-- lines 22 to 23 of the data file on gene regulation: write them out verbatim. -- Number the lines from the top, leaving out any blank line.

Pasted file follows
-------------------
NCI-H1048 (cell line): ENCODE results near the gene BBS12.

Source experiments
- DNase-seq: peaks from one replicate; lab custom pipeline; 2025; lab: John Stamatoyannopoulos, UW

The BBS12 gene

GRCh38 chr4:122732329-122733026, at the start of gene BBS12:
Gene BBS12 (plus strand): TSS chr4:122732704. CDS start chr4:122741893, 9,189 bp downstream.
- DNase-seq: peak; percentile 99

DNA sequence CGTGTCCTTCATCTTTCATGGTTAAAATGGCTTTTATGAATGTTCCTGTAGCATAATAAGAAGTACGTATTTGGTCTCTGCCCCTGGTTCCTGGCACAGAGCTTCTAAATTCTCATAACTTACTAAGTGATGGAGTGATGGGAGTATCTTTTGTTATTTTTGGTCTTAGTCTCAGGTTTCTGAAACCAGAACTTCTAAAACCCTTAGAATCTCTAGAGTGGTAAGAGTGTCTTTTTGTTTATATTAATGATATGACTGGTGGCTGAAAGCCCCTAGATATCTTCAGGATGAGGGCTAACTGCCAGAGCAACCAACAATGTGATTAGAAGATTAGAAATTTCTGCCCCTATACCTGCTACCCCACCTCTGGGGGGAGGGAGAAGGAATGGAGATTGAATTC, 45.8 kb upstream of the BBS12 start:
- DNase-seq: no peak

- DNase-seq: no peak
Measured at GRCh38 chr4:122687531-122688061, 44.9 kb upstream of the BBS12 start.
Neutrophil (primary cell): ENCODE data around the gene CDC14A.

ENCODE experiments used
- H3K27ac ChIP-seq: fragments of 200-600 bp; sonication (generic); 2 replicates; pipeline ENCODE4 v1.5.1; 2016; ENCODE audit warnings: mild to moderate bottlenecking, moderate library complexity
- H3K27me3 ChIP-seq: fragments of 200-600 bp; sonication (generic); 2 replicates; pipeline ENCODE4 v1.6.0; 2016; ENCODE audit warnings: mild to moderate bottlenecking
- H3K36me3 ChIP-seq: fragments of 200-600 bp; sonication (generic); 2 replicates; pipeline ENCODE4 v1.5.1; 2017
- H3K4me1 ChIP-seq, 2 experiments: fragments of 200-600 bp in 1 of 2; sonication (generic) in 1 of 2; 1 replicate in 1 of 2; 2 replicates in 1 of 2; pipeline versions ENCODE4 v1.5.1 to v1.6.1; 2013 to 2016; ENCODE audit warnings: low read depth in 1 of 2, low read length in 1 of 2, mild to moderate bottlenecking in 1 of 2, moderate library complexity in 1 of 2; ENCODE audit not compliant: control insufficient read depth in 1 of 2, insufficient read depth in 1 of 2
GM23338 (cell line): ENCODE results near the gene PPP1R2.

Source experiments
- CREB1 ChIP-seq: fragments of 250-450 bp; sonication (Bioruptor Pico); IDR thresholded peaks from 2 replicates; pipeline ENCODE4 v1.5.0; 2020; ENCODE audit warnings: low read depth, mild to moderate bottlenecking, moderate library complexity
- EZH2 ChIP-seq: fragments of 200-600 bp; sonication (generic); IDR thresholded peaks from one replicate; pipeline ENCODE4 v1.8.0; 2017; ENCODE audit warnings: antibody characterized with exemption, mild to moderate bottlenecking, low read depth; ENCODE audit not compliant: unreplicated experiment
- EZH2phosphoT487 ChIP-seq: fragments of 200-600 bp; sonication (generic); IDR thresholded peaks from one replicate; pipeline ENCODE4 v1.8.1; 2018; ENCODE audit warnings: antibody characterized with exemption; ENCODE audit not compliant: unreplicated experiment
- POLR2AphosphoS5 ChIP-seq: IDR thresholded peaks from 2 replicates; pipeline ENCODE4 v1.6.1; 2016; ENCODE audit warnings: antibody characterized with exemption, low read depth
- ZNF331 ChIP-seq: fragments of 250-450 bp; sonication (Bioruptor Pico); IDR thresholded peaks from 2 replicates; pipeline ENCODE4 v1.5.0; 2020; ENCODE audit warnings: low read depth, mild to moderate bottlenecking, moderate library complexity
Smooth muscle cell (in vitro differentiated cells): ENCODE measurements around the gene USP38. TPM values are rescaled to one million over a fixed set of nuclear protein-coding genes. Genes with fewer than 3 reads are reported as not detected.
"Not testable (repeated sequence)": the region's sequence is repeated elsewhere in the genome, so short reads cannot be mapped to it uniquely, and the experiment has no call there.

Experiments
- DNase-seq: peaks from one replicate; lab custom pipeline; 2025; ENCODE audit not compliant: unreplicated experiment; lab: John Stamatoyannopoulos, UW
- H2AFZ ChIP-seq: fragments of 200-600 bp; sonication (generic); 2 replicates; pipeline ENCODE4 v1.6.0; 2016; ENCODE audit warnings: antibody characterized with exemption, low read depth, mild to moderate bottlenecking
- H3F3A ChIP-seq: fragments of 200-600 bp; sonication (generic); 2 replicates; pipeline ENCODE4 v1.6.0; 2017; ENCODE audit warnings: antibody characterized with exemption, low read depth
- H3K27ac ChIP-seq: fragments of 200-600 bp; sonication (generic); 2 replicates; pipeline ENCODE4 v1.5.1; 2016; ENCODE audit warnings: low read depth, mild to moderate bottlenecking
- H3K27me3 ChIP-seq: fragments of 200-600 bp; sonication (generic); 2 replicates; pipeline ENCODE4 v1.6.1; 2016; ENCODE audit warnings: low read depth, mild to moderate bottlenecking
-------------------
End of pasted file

- EZH2phosphoT487 ChIP-seq: fragments of 200-600 bp; sonication (generic); IDR thresholded peaks from one replicate; pipeline ENCODE4 v1.8.1; 2018; ENCODE audit warnings: antibody characterized with exemption; ENCODE audit not compliant: unreplicated experiment
- POLR2AphosphoS5 ChIP-seq: IDR thresholded peaks from 2 replicates; pipeline ENCODE4 v1.6.1; 2016; ENCODE audit warnings: antibody characterized with exemption, low read depth